Wednesday, August 31, 2016

A word from the cheering section -- and a rejoinder

The Pakistan Observer has this editorial:
At long last, the Supreme Court on Monday endorsed the convictions awarded by military courts, including death sentences, rejecting appeals of sixteen convicts involved in acts of terrorism. The judgement has paved the way for ultimate hanging of jet-black terrorists. 
Saner elements within the legal fraternity have expressed satisfaction over the verdict but supporters of status quo are not happy and find faults with the outcome on frivolous grounds. There should have been no questions about legality of the sentences awarded by the military courts as these have been established through a Constitutional Amendment and an Act of Parliament but there are elements who oppose everything — even punishment to those who mercilessly kill innocent people. The idea of military courts for speedy trial of those involved in terrorism was conceived in the background that virtually no worthwhile sentence was awarded to any of those involved in terrorist incidents during the last several years. The existing legal system has miserably failed to deliver on this account and therefore, the military courts were envisaged for two years and the ordinary system was expected to reform itself during the intervening period. It is, however, regrettable that nothing of the sort has been done despite the fact that the two-year period is about to complete and there would be uncertainty as before to the advantage of terrorists and their facilitators. Similarly, there is also a justified impression that the judiciary is taking too much time in hearing appeals and deciding cases heard by military courts, which amounts to defeating the very objective of speedy trial of such cases. In this case too, the judgement was reserved in June and has been delivered after two months as if there was no emergency whereas the apex court itself has acknowledged that the country is in a state of war. The judiciary should have inward thinking reviewing its own performance on the yardstick of expectations of the people and the country. There is need for expeditious disposal of all appeals and extension of mandate of the military courts if the judicial system fails to offer a guaranteed and time-bound mechanism for disposal of cases of terrorism. (Emphasis added.)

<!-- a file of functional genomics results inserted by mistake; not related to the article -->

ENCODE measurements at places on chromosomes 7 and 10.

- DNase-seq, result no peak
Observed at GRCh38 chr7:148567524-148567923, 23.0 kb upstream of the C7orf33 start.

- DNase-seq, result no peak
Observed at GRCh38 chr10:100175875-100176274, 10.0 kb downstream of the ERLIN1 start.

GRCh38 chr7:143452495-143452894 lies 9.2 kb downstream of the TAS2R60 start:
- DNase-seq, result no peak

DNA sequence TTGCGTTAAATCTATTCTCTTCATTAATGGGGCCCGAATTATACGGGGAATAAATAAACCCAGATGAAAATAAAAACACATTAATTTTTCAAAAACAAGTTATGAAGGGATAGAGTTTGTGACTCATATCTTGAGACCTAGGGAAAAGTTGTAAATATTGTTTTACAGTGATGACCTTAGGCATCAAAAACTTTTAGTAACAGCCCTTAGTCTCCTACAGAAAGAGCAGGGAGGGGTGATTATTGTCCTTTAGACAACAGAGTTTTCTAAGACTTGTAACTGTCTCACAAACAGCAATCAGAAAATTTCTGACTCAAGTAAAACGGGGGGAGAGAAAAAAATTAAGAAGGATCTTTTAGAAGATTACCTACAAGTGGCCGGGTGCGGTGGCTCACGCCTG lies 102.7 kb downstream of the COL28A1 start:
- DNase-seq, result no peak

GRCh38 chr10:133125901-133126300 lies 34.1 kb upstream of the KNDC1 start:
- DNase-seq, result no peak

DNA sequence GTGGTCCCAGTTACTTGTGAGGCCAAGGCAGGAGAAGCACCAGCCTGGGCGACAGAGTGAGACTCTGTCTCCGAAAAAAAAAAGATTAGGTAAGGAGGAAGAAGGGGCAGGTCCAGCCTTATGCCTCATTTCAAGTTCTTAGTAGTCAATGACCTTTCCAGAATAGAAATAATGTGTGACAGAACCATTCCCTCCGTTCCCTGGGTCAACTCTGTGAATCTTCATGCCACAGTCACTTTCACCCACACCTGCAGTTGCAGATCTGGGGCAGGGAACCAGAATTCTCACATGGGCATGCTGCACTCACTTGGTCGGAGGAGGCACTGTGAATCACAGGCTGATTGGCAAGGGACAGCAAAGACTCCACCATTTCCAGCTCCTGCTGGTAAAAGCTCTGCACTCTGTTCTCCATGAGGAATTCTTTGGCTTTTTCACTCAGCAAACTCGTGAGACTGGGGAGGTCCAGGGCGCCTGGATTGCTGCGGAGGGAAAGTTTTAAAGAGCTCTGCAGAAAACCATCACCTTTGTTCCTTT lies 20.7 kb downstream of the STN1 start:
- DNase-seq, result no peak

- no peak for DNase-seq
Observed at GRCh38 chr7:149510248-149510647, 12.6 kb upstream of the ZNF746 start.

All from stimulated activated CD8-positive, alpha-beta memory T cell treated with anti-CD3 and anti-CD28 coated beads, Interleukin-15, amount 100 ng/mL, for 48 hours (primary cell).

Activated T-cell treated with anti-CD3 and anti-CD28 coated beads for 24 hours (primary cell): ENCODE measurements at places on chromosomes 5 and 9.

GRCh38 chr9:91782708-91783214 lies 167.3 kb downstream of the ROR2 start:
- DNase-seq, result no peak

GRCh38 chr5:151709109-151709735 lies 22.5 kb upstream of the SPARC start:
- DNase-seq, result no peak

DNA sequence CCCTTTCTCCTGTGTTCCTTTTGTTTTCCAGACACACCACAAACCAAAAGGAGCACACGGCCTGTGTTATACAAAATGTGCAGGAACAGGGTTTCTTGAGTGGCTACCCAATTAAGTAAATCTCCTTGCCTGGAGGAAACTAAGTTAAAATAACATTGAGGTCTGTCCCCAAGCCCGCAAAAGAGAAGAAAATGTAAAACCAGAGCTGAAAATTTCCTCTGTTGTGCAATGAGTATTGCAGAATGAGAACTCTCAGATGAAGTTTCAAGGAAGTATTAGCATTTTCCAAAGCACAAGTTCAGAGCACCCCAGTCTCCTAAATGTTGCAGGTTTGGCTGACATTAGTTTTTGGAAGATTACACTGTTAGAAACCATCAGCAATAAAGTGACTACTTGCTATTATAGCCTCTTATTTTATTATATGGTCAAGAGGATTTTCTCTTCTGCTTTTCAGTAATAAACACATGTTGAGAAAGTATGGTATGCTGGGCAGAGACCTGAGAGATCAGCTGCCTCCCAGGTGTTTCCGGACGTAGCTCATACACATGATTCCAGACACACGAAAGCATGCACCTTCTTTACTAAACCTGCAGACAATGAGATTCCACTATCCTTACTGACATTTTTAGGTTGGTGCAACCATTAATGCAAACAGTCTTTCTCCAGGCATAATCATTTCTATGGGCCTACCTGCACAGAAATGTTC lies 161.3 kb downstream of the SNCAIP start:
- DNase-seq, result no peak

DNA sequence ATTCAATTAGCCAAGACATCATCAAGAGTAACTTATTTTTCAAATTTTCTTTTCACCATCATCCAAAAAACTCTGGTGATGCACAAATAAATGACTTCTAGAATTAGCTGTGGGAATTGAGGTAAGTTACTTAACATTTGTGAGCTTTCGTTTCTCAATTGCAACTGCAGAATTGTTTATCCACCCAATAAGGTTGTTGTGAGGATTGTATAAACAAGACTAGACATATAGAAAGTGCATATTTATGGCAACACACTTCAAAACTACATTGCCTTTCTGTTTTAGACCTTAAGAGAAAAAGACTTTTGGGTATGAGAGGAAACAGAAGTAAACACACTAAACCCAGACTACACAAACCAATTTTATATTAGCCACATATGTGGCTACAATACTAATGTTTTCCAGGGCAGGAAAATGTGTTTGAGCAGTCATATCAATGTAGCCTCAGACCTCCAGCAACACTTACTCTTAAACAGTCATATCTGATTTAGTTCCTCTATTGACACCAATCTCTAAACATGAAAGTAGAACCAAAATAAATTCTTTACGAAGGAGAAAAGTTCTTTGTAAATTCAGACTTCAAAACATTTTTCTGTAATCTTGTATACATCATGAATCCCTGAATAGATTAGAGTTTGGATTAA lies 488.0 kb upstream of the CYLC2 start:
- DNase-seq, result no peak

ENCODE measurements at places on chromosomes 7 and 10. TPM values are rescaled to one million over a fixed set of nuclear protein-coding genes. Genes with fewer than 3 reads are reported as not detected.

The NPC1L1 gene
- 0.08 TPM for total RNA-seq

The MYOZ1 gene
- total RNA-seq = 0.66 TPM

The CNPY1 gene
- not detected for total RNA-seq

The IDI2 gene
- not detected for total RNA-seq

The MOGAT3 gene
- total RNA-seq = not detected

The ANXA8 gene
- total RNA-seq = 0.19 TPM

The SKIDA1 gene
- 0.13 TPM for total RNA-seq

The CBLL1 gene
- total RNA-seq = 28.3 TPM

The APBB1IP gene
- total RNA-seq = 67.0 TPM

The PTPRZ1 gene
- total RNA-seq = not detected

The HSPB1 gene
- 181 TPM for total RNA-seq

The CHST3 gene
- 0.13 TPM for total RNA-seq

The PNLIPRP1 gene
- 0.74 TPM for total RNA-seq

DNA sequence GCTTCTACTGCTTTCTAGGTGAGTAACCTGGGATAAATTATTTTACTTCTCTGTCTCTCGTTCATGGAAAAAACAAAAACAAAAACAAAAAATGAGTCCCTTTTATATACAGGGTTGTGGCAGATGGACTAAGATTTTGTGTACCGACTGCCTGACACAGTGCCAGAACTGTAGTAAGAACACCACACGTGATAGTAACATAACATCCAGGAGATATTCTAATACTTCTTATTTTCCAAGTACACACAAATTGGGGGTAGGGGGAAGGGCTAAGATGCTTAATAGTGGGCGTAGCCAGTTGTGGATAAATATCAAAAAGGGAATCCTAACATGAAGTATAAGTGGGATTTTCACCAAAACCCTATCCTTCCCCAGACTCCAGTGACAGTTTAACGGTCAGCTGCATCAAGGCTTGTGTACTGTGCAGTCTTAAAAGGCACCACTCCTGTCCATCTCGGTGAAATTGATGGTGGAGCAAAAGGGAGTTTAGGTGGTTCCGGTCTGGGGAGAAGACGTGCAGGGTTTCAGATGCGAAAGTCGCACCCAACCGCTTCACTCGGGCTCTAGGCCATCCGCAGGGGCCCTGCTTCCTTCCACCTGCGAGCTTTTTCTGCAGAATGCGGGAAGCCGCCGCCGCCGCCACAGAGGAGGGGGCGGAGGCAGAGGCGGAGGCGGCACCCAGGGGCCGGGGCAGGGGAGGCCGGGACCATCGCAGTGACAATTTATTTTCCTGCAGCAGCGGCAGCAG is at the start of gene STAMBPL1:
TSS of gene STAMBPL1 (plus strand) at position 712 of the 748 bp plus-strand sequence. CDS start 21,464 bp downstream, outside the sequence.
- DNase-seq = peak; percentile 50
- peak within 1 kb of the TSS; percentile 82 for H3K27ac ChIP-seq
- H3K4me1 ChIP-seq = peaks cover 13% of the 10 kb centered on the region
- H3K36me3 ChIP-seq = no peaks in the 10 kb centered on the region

Editor's query: how is "the ordinary system" supposed to "reform itself"? Stand by for an extension of the 21st Amendment -- or legislation making it permanent.

Rubber chicken case bounces back into view

HMAS Newcastle
A military justice maven in Australia has kindly provided the following information concerning the "rubber chicken" case previously referred to here.
The decision(s) favouring Able Seaman [Rowan Martin] Angre has been published (as of 29 August 2016) by Australian Defence Force Discipline Appeal Tribunal.